Take this opportunity to slowly savor the flavor and search your palette for the flavors you should expect to find given the recipe you used. If you have brewed an American IPA, then you should taste the hop character coming through a clean malt profile. If you have a Stout or Porter, you should be tasting some roast, chocolate, coffee, toffee, and other goodies.
True, your beer still has a ways to go in terms of conditioning so it should still taste pretty green. Despite this, however, the foundation of flavor should be present!
Look for any off-flavors in the beer
While you are admiring the flavor profile of your beer, it’s also time to look for any off-flavors or signs that your beer is infected.
Typically, you won’t have to wonder too long about whether or not something is wrong – your taste buds are pretty good at this sort of thing. While sour beers and other fancy stuff should taste a little funky, we want to make sure that there isn’t any funk where it doesn’t belong.
Here are some of the most common off-flavors to look out for:
- Green apple
- Alcoholic or hot
- Fruity (usually banana)
- Medicinal (like Band-Aids or cough syrup)
- Wet cardboard
- Overly sweet
Some of these flavors will naturally go away on their own while others might be the result of an error during the brewing process, recipe, or something else. Hopefully, you won’t have to deal with any of these!
Add some last-minute dry hops
One awesome thing about homebrew is that you can really make changes to suit your personal tastes and preferences as you go.
Let’s just say that you’ve made and American Pale Ale and when you go in for a taste you just aren’t really getting the hop flavor you were looking for in the recipe. Since hop flavor is someone that tends to get weaker over time (if only slightly) you know that your final bottle conditioned beer might not be what you are looking for. At that point, you could consider adding in some extra dry hops for a few days just to give it an extra kick.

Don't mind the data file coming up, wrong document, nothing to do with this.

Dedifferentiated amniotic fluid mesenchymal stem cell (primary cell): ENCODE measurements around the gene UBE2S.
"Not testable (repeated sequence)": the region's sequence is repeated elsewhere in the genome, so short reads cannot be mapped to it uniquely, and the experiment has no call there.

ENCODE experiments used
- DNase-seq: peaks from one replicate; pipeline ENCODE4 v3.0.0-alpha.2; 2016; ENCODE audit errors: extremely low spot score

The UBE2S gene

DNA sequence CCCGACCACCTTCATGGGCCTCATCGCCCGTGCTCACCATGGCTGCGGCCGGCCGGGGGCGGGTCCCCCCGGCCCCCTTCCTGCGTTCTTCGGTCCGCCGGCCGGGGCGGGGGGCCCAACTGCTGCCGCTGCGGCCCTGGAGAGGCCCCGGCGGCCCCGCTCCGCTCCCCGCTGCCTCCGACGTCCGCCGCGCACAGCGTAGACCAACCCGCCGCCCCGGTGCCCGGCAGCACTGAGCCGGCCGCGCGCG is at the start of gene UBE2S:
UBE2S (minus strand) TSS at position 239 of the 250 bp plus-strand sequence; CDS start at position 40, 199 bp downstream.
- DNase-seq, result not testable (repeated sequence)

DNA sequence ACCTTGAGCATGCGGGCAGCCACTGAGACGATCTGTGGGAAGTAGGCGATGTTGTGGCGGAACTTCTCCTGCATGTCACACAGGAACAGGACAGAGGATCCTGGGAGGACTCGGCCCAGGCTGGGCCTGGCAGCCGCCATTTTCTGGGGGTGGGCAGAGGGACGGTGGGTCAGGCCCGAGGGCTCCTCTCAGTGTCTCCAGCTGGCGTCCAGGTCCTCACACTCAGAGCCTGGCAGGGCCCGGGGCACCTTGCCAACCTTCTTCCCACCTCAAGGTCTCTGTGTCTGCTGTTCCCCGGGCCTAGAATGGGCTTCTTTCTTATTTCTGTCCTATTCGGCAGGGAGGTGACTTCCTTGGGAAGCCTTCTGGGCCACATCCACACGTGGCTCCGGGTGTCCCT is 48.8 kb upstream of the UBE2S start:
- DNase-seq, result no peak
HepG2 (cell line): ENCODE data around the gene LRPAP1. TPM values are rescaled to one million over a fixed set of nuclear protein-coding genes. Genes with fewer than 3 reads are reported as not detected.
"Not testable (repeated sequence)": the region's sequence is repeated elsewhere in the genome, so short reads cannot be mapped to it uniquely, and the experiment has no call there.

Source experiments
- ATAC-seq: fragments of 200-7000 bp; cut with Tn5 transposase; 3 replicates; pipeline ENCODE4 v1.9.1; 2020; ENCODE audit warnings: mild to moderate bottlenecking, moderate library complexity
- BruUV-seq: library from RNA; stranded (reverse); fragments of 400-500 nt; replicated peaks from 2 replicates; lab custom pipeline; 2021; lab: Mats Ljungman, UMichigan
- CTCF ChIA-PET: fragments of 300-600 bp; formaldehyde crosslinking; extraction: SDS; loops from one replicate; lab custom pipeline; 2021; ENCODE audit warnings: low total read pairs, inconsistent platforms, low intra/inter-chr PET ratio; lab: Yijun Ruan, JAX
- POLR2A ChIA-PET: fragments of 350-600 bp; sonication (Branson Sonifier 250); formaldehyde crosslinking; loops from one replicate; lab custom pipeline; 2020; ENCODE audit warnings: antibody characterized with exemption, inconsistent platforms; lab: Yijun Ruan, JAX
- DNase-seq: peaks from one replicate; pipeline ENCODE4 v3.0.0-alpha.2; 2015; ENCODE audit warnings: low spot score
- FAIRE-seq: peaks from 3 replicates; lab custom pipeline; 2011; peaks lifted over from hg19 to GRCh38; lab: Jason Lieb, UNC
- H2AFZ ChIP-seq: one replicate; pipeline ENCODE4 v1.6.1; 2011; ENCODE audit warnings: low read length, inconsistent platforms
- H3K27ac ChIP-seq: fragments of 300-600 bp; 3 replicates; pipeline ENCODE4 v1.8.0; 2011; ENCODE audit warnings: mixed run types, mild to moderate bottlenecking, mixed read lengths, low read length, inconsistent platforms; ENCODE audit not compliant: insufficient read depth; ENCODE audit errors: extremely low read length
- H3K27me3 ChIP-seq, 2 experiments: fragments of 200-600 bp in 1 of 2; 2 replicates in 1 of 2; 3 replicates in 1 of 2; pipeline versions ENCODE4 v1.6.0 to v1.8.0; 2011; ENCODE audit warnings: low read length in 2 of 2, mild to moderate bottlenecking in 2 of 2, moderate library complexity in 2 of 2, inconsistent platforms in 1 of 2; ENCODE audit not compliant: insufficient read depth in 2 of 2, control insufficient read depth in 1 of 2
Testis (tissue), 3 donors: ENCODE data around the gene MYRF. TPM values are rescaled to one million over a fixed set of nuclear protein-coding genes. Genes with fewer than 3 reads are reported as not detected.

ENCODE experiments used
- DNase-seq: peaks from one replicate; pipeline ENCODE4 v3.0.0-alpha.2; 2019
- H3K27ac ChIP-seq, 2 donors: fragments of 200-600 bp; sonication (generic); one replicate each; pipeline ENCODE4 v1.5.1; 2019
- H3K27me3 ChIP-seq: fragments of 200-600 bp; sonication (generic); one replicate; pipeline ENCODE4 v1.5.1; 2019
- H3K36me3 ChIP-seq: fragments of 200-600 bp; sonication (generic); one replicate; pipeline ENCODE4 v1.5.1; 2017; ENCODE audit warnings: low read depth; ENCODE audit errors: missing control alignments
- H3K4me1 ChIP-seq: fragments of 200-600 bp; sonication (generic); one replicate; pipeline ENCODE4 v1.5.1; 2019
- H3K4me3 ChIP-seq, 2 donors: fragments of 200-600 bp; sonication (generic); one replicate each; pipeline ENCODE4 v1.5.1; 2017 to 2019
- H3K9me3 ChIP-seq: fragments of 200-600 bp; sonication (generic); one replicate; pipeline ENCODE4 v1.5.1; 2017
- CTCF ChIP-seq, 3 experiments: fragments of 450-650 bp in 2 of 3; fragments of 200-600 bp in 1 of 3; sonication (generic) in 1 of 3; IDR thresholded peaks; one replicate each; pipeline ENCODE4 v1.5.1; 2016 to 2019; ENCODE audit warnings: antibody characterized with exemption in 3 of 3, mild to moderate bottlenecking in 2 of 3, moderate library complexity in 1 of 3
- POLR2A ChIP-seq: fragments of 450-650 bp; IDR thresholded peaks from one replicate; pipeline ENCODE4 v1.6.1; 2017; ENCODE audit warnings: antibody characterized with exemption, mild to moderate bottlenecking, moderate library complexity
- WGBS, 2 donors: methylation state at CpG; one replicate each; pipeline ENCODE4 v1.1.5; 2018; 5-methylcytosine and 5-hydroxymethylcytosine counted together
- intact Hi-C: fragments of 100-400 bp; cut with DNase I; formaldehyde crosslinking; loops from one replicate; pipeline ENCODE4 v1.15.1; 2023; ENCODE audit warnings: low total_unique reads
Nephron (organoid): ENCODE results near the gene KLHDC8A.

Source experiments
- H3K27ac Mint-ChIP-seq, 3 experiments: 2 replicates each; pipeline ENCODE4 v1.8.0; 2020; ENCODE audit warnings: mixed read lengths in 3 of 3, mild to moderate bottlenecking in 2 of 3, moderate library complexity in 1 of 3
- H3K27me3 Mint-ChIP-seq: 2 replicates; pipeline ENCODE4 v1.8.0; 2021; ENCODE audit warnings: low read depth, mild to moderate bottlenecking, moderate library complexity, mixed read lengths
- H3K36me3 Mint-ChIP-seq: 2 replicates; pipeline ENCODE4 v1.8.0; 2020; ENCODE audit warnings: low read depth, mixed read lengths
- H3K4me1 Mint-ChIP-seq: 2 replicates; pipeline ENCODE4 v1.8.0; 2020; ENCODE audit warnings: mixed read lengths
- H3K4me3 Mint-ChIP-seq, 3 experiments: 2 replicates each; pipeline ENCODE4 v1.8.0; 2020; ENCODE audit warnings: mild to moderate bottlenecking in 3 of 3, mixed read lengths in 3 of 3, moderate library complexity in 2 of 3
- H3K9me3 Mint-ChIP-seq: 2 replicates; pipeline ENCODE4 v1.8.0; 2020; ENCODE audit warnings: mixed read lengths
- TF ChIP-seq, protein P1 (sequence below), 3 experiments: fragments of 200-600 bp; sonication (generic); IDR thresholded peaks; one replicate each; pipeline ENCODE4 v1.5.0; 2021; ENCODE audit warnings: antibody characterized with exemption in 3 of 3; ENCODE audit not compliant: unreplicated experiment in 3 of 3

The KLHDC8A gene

It’s your beer!
Observe the difference between a short and long fermentation
It’s a pretty widely held belief that a longer fermentation is always better than a short one. While it’s definitely possible to go too long on your fermentation time, letting your beer go for at least 4 weeks or so is likely to produce a better flavor, all other things being equal.
That’s because while yeast can convert sugar into alcohol and technically turn your wort into beer pretty quickly, it takes a much longer chemical process to clean up some of the off-flavors and other byproducts of the fermentation process. If you give your yeasties a little more time, your beer will benefit!
Don’t be afraid to give your beer a taste after fermentation is ‘done’ – around 1 or 2 weeks. Then, let it sit for another 2 weeks and give it another taste. My guess is that you will be able to tell a world of difference!
You get to taste beer!
This reason might not have much to do with ensuring that your brewing process was on point but it certainly is fun to drink beer!
As always, don’t be afraid to have a little fun with your homebrewing journey and learn along the way!